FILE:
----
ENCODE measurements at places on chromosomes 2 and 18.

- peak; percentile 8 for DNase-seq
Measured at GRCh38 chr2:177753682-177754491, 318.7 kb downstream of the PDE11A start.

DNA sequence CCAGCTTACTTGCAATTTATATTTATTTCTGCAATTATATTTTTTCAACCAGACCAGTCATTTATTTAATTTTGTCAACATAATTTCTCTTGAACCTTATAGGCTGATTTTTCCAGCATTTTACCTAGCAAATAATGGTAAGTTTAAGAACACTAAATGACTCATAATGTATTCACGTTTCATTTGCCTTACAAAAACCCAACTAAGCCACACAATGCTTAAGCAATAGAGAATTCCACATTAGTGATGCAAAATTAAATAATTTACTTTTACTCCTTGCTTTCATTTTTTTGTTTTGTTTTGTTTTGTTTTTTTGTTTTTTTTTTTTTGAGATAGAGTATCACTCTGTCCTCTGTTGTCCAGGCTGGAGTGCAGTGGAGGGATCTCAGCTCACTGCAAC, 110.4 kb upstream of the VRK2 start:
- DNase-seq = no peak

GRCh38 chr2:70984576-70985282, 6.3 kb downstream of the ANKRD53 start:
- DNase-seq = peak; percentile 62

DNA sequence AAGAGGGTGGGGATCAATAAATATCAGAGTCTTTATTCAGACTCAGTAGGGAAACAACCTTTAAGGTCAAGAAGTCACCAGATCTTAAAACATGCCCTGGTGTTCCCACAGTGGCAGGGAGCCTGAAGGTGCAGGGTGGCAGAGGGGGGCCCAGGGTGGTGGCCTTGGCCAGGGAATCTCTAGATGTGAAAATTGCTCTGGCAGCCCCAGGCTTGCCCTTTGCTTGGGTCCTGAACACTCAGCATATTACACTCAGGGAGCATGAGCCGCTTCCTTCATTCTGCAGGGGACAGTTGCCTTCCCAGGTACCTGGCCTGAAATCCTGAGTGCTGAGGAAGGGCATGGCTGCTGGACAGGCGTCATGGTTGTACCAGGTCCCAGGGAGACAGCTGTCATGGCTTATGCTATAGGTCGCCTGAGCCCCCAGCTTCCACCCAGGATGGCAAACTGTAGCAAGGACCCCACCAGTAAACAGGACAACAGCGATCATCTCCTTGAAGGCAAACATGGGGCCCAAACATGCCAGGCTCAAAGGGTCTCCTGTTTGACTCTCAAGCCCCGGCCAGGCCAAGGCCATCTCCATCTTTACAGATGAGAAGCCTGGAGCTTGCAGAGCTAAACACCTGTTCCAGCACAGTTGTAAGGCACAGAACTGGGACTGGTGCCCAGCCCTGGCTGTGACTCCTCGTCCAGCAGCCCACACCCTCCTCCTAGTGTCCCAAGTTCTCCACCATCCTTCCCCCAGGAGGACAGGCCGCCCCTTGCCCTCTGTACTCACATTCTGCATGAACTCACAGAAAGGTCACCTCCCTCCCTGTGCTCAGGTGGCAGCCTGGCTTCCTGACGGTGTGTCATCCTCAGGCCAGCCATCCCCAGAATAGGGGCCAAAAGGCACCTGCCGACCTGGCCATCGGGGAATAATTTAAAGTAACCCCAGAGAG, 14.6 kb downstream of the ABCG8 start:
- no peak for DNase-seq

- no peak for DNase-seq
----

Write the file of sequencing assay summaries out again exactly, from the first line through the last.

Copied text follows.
ENCODE measurements at places on chromosomes 2 and 18.

- peak; percentile 8 for DNase-seq
Measured at GRCh38 chr2:177753682-177754491, 318.7 kb downstream of the PDE11A start.

DNA sequence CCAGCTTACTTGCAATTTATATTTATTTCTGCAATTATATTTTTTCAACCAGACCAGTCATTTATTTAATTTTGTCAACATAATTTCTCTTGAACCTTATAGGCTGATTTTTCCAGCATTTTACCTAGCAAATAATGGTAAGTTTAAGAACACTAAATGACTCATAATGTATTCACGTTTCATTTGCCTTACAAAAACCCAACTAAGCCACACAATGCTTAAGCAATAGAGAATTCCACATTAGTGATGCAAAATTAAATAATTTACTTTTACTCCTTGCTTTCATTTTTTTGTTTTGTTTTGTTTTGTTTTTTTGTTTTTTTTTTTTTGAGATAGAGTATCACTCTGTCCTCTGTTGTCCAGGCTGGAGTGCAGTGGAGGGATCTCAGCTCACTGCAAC, 110.4 kb upstream of the VRK2 start:
- DNase-seq = no peak

GRCh38 chr2:70984576-70985282, 6.3 kb downstream of the ANKRD53 start:
- DNase-seq = peak; percentile 62

DNA sequence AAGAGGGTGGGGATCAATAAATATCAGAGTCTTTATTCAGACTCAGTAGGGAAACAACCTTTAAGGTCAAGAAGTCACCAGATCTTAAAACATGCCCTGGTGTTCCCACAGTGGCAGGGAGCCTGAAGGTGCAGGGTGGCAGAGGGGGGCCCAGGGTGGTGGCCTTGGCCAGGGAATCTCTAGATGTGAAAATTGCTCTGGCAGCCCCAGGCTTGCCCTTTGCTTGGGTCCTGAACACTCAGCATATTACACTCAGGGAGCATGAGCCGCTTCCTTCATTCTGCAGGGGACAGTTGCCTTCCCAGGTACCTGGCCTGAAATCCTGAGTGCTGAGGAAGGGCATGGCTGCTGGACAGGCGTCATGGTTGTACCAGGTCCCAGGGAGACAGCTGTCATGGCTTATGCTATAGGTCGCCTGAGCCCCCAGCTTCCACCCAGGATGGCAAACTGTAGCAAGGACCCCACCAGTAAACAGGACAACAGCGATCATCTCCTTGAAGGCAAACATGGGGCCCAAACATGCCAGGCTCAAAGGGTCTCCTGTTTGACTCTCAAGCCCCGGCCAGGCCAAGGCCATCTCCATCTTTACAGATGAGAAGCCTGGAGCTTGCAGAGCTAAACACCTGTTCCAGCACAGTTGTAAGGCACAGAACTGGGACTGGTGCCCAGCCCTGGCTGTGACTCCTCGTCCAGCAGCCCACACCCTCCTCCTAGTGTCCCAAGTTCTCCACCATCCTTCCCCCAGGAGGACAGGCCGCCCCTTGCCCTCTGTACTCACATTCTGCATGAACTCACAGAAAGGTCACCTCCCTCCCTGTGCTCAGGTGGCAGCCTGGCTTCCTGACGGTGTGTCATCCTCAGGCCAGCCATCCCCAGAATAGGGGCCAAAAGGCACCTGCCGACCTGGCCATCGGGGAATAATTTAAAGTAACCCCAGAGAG, 14.6 kb downstream of the ABCG8 start:
- no peak for DNase-seq

- no peak for DNase-seq